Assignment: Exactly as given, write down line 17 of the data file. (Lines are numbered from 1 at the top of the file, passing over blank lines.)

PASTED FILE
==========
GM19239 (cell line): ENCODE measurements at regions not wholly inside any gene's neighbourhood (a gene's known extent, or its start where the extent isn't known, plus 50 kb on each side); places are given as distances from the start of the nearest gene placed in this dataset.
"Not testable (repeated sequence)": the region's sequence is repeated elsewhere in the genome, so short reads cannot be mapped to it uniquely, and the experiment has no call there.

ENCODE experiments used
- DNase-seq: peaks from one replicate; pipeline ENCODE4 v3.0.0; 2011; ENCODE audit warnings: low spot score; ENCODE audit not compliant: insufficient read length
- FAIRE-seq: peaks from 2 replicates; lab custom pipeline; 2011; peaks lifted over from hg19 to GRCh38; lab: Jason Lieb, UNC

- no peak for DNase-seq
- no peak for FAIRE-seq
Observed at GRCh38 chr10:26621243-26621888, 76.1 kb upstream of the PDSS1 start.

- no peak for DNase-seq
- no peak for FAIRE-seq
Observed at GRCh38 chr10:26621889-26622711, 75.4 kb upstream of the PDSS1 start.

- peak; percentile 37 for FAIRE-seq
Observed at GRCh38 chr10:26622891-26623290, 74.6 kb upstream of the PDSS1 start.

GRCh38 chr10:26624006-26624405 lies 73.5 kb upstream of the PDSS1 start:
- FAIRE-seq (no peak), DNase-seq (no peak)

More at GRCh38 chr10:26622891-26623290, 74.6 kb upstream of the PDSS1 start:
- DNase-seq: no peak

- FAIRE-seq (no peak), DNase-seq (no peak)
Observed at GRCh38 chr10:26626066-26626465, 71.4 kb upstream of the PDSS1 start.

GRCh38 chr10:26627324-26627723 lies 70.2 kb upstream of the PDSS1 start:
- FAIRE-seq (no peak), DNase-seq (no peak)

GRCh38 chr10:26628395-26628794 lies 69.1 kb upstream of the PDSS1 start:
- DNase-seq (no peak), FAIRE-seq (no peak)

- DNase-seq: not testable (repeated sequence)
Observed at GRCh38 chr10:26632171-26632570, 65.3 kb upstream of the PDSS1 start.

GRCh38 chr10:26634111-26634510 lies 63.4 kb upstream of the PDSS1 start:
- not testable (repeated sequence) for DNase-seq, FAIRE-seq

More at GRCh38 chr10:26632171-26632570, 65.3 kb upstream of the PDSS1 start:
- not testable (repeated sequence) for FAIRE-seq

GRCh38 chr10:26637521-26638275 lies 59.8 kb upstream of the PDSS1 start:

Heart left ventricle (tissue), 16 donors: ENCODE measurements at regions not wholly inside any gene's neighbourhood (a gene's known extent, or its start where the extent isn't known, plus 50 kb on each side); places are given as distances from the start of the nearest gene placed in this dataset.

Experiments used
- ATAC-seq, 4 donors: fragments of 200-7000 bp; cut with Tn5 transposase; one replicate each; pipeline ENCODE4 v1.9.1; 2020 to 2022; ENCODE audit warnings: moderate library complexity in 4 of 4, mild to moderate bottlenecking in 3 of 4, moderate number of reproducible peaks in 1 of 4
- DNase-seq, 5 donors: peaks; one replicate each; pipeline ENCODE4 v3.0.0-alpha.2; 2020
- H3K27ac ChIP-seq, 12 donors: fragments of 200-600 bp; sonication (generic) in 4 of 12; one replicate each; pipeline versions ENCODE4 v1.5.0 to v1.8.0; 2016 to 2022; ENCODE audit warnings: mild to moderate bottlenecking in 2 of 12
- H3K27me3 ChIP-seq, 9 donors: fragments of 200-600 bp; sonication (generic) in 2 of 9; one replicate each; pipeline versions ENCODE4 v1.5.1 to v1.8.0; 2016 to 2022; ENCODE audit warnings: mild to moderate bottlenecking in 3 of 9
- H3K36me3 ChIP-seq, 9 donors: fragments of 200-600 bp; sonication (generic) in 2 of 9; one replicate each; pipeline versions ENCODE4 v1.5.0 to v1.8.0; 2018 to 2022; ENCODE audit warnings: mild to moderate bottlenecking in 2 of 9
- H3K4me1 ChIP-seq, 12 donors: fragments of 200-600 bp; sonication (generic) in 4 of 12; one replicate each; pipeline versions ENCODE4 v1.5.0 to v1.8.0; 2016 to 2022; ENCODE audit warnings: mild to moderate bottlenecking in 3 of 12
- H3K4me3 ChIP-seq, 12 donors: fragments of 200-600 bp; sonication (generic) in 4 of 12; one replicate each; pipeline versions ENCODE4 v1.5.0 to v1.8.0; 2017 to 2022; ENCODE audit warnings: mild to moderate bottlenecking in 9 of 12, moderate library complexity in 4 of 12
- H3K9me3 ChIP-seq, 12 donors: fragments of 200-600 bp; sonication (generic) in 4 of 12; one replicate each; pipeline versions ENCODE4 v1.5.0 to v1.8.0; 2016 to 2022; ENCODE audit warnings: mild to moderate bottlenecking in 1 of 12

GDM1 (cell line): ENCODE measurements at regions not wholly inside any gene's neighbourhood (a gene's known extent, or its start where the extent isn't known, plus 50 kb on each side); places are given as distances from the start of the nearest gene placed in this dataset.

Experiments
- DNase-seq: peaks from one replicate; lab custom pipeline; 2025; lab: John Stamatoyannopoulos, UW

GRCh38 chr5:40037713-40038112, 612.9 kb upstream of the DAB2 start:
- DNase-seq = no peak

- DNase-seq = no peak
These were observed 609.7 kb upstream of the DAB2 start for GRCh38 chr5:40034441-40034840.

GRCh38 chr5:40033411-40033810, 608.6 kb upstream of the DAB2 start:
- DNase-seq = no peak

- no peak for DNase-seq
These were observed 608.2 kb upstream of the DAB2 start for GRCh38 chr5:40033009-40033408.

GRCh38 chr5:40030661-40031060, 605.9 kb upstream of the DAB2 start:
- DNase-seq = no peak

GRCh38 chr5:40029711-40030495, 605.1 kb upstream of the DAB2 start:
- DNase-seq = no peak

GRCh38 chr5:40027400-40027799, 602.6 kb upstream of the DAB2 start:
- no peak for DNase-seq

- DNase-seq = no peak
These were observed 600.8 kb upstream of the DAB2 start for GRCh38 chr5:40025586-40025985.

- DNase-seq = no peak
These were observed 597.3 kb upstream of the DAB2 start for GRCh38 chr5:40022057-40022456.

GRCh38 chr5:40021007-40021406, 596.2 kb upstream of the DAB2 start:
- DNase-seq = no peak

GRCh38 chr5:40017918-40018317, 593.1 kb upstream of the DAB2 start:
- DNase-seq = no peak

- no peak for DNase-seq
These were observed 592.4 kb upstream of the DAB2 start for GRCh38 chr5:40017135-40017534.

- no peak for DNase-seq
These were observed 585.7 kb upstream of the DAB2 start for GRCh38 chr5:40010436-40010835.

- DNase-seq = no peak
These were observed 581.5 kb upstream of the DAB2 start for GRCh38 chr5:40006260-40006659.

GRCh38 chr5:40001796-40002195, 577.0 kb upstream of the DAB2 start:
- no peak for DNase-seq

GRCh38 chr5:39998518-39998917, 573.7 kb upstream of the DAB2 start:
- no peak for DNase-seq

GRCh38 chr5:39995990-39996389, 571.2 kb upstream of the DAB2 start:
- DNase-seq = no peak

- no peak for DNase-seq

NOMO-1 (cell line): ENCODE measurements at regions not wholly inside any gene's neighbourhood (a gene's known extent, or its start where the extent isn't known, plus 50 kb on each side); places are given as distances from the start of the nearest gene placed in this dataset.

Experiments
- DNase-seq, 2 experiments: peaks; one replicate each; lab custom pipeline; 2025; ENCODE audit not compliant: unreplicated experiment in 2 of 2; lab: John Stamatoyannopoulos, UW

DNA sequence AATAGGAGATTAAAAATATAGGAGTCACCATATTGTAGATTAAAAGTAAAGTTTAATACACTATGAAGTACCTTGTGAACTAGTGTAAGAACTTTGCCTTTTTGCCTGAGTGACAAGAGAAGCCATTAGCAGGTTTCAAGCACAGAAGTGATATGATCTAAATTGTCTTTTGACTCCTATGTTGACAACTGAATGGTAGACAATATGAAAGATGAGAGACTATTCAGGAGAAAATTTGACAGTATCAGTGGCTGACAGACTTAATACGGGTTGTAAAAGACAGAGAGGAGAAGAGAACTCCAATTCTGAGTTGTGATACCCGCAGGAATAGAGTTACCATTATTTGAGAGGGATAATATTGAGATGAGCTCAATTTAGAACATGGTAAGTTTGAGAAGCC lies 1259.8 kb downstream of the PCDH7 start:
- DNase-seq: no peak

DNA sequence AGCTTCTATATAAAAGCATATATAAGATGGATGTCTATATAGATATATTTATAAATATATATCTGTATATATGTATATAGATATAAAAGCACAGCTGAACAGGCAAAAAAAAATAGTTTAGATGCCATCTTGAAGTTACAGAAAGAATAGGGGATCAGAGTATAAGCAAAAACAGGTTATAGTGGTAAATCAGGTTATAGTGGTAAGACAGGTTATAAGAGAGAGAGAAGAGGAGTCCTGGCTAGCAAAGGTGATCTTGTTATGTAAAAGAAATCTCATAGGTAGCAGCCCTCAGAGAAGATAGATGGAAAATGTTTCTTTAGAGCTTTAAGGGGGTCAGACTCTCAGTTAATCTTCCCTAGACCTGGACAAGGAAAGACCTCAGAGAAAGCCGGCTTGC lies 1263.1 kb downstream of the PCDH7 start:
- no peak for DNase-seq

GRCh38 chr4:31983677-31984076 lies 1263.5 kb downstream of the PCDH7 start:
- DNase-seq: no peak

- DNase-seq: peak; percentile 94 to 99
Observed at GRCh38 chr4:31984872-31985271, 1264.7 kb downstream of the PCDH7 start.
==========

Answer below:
- DNase-seq: no peak